International Business Etiquette - Customs and Culture
With offices in multiple countries, international corporations have long been navigating the fine points of dealing with the cultural differences of doing business in foreign countries. With the ability to contact clients and customers around the world through e-commerce websites, social media, email, and other forms of technology, now entrepreneurs and small businesses are also increasingly dealing with the pressures and challenges of handling international business. The standards of doing business in the United States, however, often do not apply when doing business in other regions. All countries have unique customs, cultures, and traditions. Therefore, when expanding a company into an overseas market, interacting with a foreign customer or client who is visiting the United States, or working in another country, requires taking the time to know more about cultural differences to avoid embarrassing, offending, or ruining a business deal. For instance, even though Canadians, Australians, and British individuals all speak English, differences in accents, meaning of words, spelling, and slang can lead to some communication issues.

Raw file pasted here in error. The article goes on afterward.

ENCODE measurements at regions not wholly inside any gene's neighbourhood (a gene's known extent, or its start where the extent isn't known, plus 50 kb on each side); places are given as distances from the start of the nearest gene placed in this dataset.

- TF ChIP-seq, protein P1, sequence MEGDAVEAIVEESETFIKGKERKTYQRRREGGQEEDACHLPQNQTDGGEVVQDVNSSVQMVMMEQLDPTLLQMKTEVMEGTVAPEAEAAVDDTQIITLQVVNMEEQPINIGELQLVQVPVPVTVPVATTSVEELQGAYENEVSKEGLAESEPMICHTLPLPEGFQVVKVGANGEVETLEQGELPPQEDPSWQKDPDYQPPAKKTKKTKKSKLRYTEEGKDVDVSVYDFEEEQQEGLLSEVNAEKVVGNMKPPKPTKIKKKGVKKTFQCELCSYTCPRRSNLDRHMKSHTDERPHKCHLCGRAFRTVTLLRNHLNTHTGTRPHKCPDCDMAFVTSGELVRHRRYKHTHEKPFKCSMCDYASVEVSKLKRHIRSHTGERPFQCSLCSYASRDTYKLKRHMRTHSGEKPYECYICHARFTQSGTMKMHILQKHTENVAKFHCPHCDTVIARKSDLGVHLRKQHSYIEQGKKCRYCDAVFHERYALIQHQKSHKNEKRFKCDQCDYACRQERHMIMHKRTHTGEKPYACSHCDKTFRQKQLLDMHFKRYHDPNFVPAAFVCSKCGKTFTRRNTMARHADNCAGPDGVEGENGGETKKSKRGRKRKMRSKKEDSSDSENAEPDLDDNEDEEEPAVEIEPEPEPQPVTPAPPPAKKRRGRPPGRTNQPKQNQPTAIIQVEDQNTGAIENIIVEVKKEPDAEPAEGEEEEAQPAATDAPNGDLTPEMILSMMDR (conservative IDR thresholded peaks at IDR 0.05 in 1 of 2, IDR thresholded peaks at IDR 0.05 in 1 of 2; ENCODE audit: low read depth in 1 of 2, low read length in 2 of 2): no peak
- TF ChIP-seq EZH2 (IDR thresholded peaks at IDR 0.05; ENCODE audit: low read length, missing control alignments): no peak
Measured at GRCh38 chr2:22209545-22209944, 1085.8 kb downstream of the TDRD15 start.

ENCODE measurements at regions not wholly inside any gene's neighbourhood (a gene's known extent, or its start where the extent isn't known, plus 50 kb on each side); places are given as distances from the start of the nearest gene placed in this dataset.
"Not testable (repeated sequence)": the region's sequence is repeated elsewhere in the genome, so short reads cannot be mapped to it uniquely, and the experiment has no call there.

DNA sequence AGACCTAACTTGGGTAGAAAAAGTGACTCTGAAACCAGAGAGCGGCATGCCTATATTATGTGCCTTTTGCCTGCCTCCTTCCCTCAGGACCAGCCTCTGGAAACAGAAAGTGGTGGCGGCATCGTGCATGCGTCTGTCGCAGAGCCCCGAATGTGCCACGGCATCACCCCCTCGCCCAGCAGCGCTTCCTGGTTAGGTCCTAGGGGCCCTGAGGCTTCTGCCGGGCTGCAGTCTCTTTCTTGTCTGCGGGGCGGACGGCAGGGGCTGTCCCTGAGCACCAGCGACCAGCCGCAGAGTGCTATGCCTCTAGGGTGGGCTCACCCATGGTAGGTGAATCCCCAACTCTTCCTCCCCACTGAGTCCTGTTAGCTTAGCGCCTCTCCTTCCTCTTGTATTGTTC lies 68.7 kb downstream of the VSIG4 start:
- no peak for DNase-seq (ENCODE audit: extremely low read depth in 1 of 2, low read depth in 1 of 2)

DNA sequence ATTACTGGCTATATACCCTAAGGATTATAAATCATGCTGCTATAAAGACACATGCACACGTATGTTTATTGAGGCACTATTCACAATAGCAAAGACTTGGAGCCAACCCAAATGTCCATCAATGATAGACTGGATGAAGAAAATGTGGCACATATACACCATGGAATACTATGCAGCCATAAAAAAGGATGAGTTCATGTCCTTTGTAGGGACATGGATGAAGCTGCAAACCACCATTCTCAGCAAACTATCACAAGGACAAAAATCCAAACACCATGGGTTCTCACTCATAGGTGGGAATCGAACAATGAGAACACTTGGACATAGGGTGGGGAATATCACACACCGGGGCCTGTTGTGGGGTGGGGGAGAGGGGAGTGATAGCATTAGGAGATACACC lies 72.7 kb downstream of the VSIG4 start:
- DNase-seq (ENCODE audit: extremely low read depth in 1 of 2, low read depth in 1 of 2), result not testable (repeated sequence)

In international business, first impressions are often the only chance professionals have to impress a business contact. Avoiding a faux pas, building trust, and putting a foreign partner at ease requires knowledge of cultural customs concerning business attire, facial expressions, body language, eye contact, and shaking hands. For instance, in some Asian countries extended eye contact can be viewed as impolite or aggressive while American and Canadian business practices usually emphasize eye contact as a means of showing interest and respect. As international business is often negotiated and discussed at social events, business lunches and dinners, and through online contact, global professionals need to know much more than handling interactions in a conference or other business setting. How to interact when in the home of a foreign business contact, gender differences, dining etiquette, and seating hierarchy are all important. Ultimately, business professionals who take the time to understand the culture and customs of the countries they do business with will have more success in networking with, impressing, and closing business deals with people from other cultures.
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